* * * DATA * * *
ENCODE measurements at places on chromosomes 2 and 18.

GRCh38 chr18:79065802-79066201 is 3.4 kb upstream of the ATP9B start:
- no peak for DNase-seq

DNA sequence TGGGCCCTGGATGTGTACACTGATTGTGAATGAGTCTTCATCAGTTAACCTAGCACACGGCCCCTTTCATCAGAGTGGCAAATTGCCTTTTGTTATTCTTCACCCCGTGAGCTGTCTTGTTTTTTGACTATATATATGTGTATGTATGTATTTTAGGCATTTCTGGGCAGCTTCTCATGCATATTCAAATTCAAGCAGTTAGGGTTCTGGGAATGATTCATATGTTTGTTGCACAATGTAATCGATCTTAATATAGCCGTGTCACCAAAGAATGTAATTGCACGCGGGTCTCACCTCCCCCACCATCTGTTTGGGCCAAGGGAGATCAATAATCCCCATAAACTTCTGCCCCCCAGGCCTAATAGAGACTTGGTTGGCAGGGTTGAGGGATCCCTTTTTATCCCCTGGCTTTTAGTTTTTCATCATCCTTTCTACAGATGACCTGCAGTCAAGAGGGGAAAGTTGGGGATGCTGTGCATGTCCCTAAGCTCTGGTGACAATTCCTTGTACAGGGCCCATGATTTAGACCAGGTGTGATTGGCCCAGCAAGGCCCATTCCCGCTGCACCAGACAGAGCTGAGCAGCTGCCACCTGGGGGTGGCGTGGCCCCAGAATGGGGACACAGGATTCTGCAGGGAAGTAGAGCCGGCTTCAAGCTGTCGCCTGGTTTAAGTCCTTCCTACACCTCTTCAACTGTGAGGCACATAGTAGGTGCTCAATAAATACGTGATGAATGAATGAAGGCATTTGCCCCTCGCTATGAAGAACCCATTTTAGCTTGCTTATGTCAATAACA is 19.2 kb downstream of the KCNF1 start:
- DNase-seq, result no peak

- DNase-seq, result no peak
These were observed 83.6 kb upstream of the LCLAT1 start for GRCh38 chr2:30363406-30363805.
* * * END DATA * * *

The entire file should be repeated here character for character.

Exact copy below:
ENCODE measurements at places on chromosomes 2 and 18.

GRCh38 chr18:79065802-79066201 is 3.4 kb upstream of the ATP9B start:
- no peak for DNase-seq

DNA sequence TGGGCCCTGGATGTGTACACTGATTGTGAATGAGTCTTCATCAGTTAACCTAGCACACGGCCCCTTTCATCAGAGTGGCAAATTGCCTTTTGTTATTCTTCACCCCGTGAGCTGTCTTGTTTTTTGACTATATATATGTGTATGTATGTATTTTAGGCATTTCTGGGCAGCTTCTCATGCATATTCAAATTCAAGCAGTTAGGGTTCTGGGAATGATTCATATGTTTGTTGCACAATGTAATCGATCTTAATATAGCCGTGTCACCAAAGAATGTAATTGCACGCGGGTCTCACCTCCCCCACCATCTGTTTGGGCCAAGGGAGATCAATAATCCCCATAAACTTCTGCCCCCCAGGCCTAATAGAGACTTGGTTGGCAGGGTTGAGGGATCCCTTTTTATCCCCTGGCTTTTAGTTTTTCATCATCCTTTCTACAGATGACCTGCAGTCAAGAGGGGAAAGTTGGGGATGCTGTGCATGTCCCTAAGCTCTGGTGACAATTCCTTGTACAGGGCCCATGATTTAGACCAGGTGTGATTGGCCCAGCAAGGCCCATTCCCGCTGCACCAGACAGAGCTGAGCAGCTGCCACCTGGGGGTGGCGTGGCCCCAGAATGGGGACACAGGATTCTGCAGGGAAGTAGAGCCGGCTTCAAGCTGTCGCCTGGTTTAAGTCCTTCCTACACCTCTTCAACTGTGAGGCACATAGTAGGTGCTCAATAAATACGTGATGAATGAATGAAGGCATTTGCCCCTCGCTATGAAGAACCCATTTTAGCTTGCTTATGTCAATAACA is 19.2 kb downstream of the KCNF1 start:
- DNase-seq, result no peak

- DNase-seq, result no peak
These were observed 83.6 kb upstream of the LCLAT1 start for GRCh38 chr2:30363406-30363805.